Letters to the Editor


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Target underage drinkers

Why isn’t the city seeing the real problem: the underage drinker? Why aren’t we putting the burden of breaking the law on the consumer of alcohol? If 19- or 18-year-olds are drinking in bars, clearly, they are breaking the law and should go to jail, be fined, and bear the burden of the law being broken.

If an establishment thinks a fake ID is real, why is it penalized for the consumer of alcohol breaking the law? By denying a liquor license to any business, you penalize the legal drinker, bar owner, city property-tax revenue, and not the true cause. The only one abusing the privilege of the liquor license is the underage drinker entering the establishment and consuming alcohol.

If an 18-year-old goes to jail and pays a hefty fine for drinking illegally, that will send a message loud and clear to anyone else in that age group. Let’s monitor the underage-drinking problem — not those who abide by the law.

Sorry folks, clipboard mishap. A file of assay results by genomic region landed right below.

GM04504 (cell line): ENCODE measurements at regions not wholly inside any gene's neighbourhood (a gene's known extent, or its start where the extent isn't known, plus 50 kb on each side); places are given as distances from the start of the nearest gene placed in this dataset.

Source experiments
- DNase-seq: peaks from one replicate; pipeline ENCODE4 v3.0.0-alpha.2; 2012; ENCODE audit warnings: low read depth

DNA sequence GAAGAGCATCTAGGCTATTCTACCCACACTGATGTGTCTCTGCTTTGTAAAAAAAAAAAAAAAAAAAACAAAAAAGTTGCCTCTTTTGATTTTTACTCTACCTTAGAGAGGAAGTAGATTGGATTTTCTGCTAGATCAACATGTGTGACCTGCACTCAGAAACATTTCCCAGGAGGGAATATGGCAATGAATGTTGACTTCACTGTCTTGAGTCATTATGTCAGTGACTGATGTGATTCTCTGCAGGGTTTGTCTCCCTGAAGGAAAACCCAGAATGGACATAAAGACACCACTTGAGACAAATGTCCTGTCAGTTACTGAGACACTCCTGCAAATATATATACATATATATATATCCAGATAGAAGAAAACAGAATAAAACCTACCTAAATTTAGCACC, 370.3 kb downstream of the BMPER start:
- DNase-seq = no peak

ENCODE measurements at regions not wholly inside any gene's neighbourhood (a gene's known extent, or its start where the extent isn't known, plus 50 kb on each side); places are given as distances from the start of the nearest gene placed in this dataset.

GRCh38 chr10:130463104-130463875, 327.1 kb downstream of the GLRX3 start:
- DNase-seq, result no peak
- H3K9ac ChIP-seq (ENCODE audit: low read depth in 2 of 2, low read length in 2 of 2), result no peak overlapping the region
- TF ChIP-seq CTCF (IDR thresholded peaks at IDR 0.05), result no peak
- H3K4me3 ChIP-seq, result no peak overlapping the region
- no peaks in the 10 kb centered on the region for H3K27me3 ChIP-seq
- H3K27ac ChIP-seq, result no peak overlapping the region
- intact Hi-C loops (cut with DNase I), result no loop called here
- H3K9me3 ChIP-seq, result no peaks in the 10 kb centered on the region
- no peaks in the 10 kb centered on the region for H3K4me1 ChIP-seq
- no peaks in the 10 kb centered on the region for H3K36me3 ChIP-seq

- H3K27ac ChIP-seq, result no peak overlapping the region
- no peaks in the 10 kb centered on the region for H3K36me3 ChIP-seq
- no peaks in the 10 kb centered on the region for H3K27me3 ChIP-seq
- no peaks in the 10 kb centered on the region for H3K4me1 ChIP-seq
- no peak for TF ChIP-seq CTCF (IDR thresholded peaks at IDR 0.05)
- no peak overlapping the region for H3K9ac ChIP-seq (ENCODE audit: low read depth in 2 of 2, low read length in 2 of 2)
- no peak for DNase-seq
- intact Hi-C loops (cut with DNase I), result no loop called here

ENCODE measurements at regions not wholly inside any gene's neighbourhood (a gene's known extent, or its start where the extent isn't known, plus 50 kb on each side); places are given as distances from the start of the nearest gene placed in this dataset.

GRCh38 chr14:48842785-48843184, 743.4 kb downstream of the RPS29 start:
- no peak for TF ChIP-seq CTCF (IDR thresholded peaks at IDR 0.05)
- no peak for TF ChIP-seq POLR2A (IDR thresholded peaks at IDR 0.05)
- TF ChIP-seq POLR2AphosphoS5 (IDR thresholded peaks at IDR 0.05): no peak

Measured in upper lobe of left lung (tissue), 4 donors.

D.S. Lange
Iowa City resident

Transparency needed at the Federal Reserve

Throughout its nearly 100-year history, the Federal Reserve has presided over the nearly complete destruction of the United States dollar. Since 1913, the dollar has lost more than 95 percent of its purchasing power, according to the American Institute for Economic Research, aided by the Federal Reserve’s loose monetary policy. How long will Congress stand idly by while hard-working Americans see their savings eaten away by inflation?

Since its inception, the Federal Reserve has always operated in the shadows, without sufficient scrutiny or oversight of its operations. The Fed’s funding facilities and its agreements with the Treasury should be reviewed. The bailouts awarded to the biggest banks on Wall Street needs to be looked at and dissected. This is taxpayer money at work, so it makes sense that taxpayers deserve the right to know where their money is going.

We hear officials constantly lauding the benefits of transparency in government, led by the president himself. H.R. 1207 and S. 604 are bills in Congress that would achieve the transparency that is desperately needed.

Zach Halstead
UI freshman

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